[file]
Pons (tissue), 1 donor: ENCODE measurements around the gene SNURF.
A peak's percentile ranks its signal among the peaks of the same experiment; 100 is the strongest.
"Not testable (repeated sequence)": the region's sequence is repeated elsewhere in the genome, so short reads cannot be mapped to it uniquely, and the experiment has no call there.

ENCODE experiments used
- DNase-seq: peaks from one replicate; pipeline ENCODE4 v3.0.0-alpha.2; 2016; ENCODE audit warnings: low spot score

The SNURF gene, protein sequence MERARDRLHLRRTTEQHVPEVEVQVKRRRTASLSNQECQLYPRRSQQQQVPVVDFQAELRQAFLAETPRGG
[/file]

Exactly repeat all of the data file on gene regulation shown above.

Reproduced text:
Pons (tissue), 1 donor: ENCODE measurements around the gene SNURF.
A peak's percentile ranks its signal among the peaks of the same experiment; 100 is the strongest.
"Not testable (repeated sequence)": the region's sequence is repeated elsewhere in the genome, so short reads cannot be mapped to it uniquely, and the experiment has no call there.

ENCODE experiments used
- DNase-seq: peaks from one replicate; pipeline ENCODE4 v3.0.0-alpha.2; 2016; ENCODE audit warnings: low spot score

The SNURF gene, protein sequence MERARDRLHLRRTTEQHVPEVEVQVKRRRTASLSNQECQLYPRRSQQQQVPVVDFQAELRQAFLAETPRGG